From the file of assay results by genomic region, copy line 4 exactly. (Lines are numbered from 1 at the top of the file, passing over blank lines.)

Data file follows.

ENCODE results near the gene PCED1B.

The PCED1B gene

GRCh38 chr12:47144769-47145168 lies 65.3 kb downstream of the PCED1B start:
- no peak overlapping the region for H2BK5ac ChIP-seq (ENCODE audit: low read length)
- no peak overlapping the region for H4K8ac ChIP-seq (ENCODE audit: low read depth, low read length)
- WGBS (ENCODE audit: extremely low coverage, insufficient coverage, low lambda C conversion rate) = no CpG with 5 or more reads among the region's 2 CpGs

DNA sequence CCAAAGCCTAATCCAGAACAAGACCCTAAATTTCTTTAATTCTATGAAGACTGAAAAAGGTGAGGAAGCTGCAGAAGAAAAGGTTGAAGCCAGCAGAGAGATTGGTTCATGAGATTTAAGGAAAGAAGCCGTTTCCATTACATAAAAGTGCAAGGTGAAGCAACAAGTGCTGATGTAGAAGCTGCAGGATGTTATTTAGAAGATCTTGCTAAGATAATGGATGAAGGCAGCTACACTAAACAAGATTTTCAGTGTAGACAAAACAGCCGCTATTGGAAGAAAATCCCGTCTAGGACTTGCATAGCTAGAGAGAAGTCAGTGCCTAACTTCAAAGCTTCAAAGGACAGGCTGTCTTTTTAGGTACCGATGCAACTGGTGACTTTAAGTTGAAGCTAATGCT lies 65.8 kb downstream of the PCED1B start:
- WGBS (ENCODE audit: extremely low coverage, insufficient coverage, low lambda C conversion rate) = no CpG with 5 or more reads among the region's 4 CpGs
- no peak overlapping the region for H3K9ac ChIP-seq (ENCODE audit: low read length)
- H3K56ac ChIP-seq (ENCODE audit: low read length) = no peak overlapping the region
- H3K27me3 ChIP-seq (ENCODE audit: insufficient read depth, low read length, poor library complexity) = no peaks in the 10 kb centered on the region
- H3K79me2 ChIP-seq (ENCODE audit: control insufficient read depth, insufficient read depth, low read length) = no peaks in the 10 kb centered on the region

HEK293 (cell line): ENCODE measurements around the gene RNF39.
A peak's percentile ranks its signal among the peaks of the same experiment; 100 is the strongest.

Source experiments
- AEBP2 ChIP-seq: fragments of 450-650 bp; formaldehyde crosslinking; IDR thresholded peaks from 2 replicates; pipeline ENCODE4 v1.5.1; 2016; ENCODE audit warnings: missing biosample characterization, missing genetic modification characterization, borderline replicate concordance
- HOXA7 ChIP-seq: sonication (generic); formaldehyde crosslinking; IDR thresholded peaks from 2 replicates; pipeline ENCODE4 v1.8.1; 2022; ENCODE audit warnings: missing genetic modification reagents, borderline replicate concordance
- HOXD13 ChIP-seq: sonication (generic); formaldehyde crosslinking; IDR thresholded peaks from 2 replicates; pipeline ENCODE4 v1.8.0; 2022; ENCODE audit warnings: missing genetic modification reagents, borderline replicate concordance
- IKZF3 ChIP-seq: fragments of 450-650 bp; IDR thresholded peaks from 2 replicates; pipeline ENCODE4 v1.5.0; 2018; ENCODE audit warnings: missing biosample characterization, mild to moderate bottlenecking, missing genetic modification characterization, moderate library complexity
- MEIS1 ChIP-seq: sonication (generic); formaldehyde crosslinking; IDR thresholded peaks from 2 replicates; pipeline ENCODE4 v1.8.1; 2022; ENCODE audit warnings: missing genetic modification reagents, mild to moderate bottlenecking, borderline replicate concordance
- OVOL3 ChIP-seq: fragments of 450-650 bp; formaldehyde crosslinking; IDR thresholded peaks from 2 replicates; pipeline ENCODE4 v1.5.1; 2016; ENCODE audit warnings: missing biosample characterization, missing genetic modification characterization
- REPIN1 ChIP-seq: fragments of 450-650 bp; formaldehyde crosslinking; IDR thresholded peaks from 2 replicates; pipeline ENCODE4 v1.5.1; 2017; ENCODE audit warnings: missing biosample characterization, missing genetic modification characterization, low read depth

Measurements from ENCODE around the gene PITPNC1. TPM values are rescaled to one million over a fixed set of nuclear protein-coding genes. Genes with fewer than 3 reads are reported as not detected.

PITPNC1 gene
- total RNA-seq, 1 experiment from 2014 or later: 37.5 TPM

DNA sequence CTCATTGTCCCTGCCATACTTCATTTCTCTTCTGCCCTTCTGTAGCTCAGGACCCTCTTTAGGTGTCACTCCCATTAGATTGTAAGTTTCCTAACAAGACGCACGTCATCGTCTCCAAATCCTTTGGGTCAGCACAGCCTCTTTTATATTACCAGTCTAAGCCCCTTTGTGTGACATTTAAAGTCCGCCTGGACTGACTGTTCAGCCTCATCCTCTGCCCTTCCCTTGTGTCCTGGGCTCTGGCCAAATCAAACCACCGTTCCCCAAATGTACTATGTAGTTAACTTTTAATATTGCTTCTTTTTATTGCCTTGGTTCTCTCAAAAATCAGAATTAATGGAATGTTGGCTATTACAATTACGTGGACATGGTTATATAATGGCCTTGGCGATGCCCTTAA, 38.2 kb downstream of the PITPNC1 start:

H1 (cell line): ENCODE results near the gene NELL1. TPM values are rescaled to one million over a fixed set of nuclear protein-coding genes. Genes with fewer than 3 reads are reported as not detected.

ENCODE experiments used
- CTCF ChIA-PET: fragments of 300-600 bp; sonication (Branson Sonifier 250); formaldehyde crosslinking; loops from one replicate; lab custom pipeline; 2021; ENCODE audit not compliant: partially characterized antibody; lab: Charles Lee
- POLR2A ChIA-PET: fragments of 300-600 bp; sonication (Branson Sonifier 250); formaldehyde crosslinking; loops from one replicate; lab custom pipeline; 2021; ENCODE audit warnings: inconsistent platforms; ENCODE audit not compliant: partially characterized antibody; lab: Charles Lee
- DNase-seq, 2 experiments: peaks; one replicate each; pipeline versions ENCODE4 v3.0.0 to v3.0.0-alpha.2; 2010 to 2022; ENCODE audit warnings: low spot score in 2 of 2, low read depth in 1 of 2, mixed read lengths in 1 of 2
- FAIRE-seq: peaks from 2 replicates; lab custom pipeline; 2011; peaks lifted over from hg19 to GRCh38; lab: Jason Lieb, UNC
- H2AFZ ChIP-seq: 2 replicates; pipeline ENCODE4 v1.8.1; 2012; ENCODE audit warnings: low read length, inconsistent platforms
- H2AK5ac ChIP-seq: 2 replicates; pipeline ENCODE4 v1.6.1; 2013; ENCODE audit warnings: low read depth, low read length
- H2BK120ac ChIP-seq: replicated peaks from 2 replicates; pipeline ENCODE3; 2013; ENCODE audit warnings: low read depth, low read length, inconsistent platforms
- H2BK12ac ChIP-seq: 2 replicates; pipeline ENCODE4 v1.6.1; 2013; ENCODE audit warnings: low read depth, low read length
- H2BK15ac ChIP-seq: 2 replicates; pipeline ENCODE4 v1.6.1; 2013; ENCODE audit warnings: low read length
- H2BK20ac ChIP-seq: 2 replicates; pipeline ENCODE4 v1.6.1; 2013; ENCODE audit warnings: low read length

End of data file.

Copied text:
- no peak overlapping the region for H2BK5ac ChIP-seq (ENCODE audit: low read length)